Understanding The Visionary & Integrator Partnership
Visionaries love to dream big. They can think up the next big idea, innovate, create, nurture relationships with major clients, are often looking outside of the company to what’s next. They have a large scope for creativity and oftentimes think in the abstract.
Integrators are the do-ers. The ones who pull it all together into a cohesive, streamlined action plan. They can build a strategy plan out the Visionaries coffee napkin notes. They manage communication across an organization and ensure that everyone is aligned. They can work cross-functionally and get super analytical.
One without the other can lead to stagnation, boredom, frustration, and chaos. But the marriage of the two can result in incredible success. You can imagine that at times the two may not see eye-to-eye; thinking so differently, they may disagree on how things should be done. The integrator may need to reel in the visionary at times and the visionary may need to push the integrator out of their comfort zone. So how do the two work in concert? How do they dance instead of box? And if they do dance, who leads?
I’m an integrator and I’ve worked with visionaries my entire career. In my corporate job I had the privilege of working side by side with visionaries who were brilliant and innovative and I would not be running my own successful business if I didn’t have that privilege. The clients I work with today are visionaries across different industries. They’re abstract thinkers who can’t be caged by a system based in a spreadsheet or analytics or metrics, though they know that those are vital to their success.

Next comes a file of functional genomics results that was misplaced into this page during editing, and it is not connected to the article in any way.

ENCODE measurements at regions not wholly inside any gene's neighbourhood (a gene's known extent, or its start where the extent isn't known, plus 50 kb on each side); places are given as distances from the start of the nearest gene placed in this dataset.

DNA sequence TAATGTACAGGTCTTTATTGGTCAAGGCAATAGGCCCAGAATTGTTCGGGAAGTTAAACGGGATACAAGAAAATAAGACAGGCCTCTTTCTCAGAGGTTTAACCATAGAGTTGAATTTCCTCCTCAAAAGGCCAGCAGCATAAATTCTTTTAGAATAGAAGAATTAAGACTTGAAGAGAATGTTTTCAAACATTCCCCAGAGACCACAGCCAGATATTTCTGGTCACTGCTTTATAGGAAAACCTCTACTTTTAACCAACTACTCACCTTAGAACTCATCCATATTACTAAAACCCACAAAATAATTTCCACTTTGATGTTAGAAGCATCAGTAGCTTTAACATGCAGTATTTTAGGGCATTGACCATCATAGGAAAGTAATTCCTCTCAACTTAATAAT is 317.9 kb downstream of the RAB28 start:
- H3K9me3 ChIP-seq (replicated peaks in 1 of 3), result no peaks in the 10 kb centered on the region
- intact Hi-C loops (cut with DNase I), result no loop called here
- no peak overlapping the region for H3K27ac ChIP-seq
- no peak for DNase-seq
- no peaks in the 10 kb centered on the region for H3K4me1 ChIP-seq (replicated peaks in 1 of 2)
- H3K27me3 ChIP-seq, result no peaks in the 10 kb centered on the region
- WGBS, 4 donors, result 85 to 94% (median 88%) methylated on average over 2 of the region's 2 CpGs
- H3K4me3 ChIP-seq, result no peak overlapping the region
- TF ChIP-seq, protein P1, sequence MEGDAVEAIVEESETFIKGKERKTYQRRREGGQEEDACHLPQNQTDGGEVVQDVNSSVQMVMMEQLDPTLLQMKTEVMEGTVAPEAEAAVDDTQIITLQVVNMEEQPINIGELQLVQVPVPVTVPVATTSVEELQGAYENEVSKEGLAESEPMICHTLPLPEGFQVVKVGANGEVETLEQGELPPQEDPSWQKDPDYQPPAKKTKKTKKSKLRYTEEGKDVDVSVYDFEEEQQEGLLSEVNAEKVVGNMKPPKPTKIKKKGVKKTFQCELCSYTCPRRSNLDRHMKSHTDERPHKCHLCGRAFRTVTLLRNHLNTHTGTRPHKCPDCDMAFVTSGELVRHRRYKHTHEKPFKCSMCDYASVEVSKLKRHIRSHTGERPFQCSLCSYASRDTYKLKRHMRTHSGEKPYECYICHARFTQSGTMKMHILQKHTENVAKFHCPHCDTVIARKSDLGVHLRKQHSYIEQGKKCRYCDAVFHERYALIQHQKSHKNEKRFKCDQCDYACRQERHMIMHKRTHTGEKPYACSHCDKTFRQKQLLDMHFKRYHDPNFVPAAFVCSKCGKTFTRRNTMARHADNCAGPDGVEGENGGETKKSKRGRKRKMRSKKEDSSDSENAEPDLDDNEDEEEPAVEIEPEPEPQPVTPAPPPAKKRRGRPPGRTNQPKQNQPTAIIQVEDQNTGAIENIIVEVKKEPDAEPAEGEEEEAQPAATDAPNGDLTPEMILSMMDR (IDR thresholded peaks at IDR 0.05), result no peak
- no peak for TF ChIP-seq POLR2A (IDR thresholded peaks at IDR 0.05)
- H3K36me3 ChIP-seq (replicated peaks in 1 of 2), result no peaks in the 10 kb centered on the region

Here are a few tips to learn the dance of the Visionary / Integrator relationship and to determining who leads:
Communicate & Validate: The visionary and integrator are in a relationship, and just like in all healthy relationships one must listen to the other and understand their needs. What makes them feel heard? How do they need to be validated? An integrator cannot stifle the ideas of the visionary, but they can keep them on track and focused by putting their ideas into a “parking lot” or a repository. Likewise, the visionary cannot commandeer the systems and processes that the integrator has put into place.
Stay in your lane: Integrators can have brilliant, innovative ideas and visionaries can create systems and processes that move the needle. Each should be free to explore these when the moment strikes, but the key to success is in the implementation. Perhaps the visionary hands over the keys of the new tool to the integrator to manage the implementation and cascading throughout the organization. Perhaps the integrator’s big idea gets “handed over” to the visionary to be validated in the marketplace of viability. The key is that they know the other has their best interest (and that of the company) in mind at all times.
Stay the Course: Keep the Vision/ Values/ and Goals as the criteria against which all things are measured. Set your goals, build a strategy around said goals, then create an implementation plan that achieves those goals. If new ideas pop up along the way, GREAT! Move them into the repository and stay focused on what you agreed and aligned upon. Stay. The. Course. If the methodology to achieve your goals isn’t working, adjust, but don’t change entire direction of the ship. Adjust, tweak as needed, and keep going. Measuring against your core criteria will keep things objective and ensure neither person take things personally or build any resentment.
So who leads, then? They both will. They will lead at different times. Maturity, trust, and wisdom dictate who leads when and they both will have their turn at the helm. It’s up to each of them to have the awareness to understand the needs of the company.
* This post was not sponsored, but it is based off of a great book called Rocketfuel by Gino Wickman and Mark Winters. The terms Visionaries and Integrators are terms used in the book, but the ways to manage the partnership (steps 1-3) are mine, though universal, and are based on my experiences.